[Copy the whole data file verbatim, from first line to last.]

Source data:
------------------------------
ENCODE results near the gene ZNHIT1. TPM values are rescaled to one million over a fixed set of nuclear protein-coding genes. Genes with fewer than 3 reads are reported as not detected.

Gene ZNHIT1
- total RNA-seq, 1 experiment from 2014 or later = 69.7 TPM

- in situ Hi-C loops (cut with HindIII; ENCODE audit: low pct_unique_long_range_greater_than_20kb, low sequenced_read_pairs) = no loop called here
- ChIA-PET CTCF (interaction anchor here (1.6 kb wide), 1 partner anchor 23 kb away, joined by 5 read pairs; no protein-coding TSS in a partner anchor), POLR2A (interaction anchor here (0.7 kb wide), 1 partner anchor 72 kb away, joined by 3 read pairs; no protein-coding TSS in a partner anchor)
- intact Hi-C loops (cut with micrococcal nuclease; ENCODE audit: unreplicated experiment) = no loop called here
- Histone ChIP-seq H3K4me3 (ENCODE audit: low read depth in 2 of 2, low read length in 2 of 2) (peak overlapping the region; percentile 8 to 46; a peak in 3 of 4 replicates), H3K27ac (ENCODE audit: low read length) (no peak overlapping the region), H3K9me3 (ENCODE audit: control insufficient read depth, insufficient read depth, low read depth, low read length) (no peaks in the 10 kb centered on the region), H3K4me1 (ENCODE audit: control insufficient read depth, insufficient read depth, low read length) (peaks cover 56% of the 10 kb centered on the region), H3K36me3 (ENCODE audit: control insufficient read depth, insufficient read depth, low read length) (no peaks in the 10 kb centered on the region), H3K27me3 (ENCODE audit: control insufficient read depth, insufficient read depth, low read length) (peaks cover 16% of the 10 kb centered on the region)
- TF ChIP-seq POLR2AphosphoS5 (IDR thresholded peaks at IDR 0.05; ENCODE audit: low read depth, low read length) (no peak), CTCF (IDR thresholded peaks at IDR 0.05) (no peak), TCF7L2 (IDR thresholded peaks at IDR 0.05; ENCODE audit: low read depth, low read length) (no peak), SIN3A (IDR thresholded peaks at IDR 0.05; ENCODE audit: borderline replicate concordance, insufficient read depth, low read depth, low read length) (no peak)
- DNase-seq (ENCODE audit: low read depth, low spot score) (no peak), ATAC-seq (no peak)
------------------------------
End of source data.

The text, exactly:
ENCODE results near the gene ZNHIT1. TPM values are rescaled to one million over a fixed set of nuclear protein-coding genes. Genes with fewer than 3 reads are reported as not detected.

Gene ZNHIT1
- total RNA-seq, 1 experiment from 2014 or later = 69.7 TPM

- in situ Hi-C loops (cut with HindIII; ENCODE audit: low pct_unique_long_range_greater_than_20kb, low sequenced_read_pairs) = no loop called here
- ChIA-PET CTCF (interaction anchor here (1.6 kb wide), 1 partner anchor 23 kb away, joined by 5 read pairs; no protein-coding TSS in a partner anchor), POLR2A (interaction anchor here (0.7 kb wide), 1 partner anchor 72 kb away, joined by 3 read pairs; no protein-coding TSS in a partner anchor)
- intact Hi-C loops (cut with micrococcal nuclease; ENCODE audit: unreplicated experiment) = no loop called here
- Histone ChIP-seq H3K4me3 (ENCODE audit: low read depth in 2 of 2, low read length in 2 of 2) (peak overlapping the region; percentile 8 to 46; a peak in 3 of 4 replicates), H3K27ac (ENCODE audit: low read length) (no peak overlapping the region), H3K9me3 (ENCODE audit: control insufficient read depth, insufficient read depth, low read depth, low read length) (no peaks in the 10 kb centered on the region), H3K4me1 (ENCODE audit: control insufficient read depth, insufficient read depth, low read length) (peaks cover 56% of the 10 kb centered on the region), H3K36me3 (ENCODE audit: control insufficient read depth, insufficient read depth, low read length) (no peaks in the 10 kb centered on the region), H3K27me3 (ENCODE audit: control insufficient read depth, insufficient read depth, low read length) (peaks cover 16% of the 10 kb centered on the region)
- TF ChIP-seq POLR2AphosphoS5 (IDR thresholded peaks at IDR 0.05; ENCODE audit: low read depth, low read length) (no peak), CTCF (IDR thresholded peaks at IDR 0.05) (no peak), TCF7L2 (IDR thresholded peaks at IDR 0.05; ENCODE audit: low read depth, low read length) (no peak), SIN3A (IDR thresholded peaks at IDR 0.05; ENCODE audit: borderline replicate concordance, insufficient read depth, low read depth, low read length) (no peak)
- DNase-seq (ENCODE audit: low read depth, low spot score) (no peak), ATAC-seq (no peak)